Zanesville is “what everybody thinks of in terms of a spread team,” Burke noted. “They don’t have a tight end… they have good (players at the) skill positions, and the quarterback (Thomas Wibbeler) likes to throw it around all over the field.”
Both the Chiefs and Blue Devils have played (and beaten) winless Newark. Zanesville bashed the Wildcats 49-13 in week one while the Chiefs beat the Licking Countians 32-27 in week three.
“They’re pretty comparable to Newark with the exception that (Wibbeler) has more dangerous receivers where Newark targeted one guy,” Burke noted. “They have a better running game than Newark. They have a fair balance between running and throwing… but they make their money throwing the ball.”
Even though it was nearly two months ago, viewing clips of Zanesville’s season-opening game against Newark is still helpful to the Chiefs.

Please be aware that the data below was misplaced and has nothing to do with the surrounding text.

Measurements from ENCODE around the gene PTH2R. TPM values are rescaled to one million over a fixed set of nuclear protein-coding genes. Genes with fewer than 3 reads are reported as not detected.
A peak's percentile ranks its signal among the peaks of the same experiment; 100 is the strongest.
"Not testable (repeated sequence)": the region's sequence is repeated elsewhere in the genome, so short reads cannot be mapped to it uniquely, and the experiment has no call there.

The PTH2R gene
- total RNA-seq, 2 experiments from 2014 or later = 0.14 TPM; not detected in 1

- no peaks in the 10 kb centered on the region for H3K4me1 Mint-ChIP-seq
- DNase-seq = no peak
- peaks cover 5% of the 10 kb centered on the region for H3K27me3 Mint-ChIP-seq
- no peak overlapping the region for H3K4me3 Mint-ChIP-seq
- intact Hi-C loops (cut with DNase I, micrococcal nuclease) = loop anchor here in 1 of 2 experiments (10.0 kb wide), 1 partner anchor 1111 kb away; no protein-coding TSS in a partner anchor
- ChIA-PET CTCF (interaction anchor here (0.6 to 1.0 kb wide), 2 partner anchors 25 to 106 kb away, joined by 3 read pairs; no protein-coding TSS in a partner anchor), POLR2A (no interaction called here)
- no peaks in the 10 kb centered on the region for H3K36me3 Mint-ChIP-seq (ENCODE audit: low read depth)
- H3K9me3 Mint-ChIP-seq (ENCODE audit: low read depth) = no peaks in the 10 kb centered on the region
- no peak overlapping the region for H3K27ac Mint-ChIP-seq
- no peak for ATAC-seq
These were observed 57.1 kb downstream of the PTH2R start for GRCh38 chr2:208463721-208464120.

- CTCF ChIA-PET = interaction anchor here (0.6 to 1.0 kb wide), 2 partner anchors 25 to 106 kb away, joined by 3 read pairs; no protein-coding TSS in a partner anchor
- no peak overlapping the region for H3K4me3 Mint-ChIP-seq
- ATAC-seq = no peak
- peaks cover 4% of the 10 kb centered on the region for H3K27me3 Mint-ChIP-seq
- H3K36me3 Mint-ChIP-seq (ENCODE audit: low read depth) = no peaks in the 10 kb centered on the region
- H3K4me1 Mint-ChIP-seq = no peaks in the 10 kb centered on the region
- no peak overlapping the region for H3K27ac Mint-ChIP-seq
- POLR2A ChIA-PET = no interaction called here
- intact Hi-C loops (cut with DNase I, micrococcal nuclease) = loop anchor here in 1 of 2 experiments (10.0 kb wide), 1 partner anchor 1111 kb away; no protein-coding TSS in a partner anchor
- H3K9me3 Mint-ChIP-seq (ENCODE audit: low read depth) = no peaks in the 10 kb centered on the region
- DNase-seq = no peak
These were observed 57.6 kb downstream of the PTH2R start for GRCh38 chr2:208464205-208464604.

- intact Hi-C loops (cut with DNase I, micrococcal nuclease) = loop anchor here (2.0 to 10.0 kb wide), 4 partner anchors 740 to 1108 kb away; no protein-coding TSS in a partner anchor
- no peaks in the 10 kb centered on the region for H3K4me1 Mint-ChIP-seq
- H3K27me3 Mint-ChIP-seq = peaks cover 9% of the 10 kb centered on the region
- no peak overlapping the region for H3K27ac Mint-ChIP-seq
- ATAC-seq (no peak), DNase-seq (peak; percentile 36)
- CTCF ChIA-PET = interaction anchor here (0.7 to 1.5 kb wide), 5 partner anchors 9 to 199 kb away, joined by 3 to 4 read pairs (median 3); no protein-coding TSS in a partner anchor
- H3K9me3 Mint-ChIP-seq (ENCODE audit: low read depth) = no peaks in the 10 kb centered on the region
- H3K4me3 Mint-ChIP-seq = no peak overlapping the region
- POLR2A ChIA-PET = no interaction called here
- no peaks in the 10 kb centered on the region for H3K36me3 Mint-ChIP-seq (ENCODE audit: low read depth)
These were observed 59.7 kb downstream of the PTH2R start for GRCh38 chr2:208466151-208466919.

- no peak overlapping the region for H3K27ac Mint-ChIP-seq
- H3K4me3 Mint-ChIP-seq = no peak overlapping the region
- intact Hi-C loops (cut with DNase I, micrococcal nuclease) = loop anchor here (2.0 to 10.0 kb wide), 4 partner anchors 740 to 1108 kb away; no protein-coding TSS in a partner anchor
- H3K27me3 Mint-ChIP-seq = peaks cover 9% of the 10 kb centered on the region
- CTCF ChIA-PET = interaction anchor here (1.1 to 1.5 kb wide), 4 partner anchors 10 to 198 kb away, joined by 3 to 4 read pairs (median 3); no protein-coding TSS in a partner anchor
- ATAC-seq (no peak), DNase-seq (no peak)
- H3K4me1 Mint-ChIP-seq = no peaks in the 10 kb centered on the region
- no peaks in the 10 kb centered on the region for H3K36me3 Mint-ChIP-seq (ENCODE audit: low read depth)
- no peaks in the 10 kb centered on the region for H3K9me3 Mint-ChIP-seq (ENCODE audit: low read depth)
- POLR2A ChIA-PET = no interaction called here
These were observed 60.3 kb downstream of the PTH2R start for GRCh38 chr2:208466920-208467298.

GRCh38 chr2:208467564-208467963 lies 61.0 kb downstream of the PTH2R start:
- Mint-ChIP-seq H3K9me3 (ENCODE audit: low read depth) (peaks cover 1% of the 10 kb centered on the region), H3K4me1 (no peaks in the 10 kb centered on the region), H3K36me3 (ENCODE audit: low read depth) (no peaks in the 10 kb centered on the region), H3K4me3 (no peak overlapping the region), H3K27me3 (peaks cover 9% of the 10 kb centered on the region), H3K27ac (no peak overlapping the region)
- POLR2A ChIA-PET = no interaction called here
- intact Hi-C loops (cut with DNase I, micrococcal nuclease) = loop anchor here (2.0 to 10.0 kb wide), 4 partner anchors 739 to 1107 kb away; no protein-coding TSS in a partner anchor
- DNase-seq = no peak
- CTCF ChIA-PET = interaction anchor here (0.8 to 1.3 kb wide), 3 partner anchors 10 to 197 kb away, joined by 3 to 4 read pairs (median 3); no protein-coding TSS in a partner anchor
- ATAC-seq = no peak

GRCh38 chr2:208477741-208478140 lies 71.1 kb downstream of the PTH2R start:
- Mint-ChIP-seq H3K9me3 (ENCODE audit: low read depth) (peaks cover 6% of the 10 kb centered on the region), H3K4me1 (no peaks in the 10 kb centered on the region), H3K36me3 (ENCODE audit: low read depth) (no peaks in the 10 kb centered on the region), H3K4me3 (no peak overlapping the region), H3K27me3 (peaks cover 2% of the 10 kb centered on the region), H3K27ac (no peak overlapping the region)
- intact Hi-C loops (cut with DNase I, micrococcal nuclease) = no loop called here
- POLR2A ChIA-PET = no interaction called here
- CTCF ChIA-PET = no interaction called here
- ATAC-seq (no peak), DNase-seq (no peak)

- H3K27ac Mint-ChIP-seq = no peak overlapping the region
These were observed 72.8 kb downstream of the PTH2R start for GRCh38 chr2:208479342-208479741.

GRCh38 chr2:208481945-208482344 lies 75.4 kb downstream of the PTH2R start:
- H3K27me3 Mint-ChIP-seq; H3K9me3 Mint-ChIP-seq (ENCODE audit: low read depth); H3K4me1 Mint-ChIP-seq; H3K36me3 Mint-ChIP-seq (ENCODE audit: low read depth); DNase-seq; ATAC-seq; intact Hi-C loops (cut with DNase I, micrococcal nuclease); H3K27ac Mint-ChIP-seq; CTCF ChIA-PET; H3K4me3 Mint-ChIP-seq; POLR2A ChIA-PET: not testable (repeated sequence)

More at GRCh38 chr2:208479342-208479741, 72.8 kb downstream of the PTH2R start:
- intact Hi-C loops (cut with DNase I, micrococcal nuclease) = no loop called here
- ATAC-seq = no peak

“We do look at it confirm or deny some tendencies,” Burke said. “It’s always nice to have as much film on an opponent as possible. Their team has evolved and changed from early in the season, the same as ours has.”
One thing that’s evolved about the Chieftains is their emerging confidence.
After falling behind Jackson 7-0 at halftime last week, and being whistled for four first-half personal foul penalties (upon this reporter's review of the game footage, however, three of those miscues have to be classified as being suspect to non-existent), the Chiefs not only regained their composure but, when Jackson tied the game with less than a minute to play on a fourth-and-nine touchdown pass and a 2-point conversion, they remained undaunted.